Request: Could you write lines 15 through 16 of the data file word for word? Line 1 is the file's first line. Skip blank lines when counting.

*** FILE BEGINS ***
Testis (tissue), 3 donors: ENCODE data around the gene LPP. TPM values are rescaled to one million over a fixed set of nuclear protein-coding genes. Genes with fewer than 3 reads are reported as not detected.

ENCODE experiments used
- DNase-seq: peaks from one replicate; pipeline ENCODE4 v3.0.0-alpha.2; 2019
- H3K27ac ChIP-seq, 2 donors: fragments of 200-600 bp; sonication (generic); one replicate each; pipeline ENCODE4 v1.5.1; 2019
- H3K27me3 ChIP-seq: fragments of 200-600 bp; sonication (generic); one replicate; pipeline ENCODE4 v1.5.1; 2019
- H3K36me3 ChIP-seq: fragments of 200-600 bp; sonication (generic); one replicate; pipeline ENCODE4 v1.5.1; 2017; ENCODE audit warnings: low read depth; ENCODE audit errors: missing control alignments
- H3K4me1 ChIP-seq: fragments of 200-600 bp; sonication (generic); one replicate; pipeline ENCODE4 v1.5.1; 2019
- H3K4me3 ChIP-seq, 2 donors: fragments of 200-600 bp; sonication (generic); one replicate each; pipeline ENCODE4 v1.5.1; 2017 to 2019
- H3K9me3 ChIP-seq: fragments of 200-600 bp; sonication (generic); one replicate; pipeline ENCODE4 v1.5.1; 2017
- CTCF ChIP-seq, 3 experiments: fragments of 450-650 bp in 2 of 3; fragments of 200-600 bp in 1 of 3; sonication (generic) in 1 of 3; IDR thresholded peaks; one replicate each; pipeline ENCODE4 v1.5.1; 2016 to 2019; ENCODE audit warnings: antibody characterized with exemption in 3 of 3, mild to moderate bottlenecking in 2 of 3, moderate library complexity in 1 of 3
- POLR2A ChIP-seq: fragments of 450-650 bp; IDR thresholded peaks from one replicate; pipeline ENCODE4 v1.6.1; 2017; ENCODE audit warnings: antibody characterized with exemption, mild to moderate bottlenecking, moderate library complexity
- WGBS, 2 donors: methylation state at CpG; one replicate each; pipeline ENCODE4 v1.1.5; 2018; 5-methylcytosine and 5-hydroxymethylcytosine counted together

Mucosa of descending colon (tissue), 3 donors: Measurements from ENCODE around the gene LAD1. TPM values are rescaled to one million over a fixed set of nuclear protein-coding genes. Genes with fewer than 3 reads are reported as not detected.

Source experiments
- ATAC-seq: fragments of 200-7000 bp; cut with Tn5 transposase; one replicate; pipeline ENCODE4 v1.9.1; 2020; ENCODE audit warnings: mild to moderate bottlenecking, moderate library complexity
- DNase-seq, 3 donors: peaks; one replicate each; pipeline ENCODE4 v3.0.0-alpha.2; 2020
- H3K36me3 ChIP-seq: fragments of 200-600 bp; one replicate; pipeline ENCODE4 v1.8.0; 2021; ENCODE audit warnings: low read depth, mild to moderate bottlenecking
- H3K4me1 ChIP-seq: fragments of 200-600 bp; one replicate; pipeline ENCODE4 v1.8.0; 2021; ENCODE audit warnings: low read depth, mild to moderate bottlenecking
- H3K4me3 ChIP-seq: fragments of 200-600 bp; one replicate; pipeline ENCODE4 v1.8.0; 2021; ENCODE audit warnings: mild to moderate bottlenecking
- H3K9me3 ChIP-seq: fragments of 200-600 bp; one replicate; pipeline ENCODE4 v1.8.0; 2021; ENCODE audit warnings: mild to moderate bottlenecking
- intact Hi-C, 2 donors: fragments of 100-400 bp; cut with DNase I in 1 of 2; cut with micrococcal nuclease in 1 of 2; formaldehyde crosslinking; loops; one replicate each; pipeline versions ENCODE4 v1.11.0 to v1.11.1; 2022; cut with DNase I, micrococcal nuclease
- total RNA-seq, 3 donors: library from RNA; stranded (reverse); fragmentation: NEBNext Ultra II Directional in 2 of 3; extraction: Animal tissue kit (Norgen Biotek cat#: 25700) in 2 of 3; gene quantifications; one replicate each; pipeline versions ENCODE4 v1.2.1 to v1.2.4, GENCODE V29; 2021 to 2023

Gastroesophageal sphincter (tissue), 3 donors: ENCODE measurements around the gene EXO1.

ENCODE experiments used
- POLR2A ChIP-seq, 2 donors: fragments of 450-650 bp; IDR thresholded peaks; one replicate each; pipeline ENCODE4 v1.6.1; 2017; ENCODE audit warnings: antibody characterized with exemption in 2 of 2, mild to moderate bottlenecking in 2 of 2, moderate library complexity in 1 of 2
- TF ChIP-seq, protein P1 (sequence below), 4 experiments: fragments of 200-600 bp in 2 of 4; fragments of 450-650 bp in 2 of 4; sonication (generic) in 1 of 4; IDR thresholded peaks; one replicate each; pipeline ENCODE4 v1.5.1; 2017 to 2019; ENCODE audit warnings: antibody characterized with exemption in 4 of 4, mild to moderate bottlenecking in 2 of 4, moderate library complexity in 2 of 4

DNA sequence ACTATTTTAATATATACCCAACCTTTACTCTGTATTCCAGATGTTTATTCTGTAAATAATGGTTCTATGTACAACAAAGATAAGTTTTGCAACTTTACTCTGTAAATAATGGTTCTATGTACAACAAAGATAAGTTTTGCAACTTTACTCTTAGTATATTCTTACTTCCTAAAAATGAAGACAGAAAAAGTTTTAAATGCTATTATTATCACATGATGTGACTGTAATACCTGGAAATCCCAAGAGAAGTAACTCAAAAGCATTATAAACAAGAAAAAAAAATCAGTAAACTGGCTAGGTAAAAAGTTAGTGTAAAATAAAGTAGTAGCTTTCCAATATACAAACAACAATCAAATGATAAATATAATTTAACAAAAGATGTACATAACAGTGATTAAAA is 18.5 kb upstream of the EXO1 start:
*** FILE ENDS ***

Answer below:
- ATAC-seq: fragments of 200-7000 bp; cut with Tn5 transposase; one replicate; pipeline ENCODE4 v1.9.1; 2020; ENCODE audit warnings: mild to moderate bottlenecking, moderate library complexity
- DNase-seq, 3 donors: peaks; one replicate each; pipeline ENCODE4 v3.0.0-alpha.2; 2020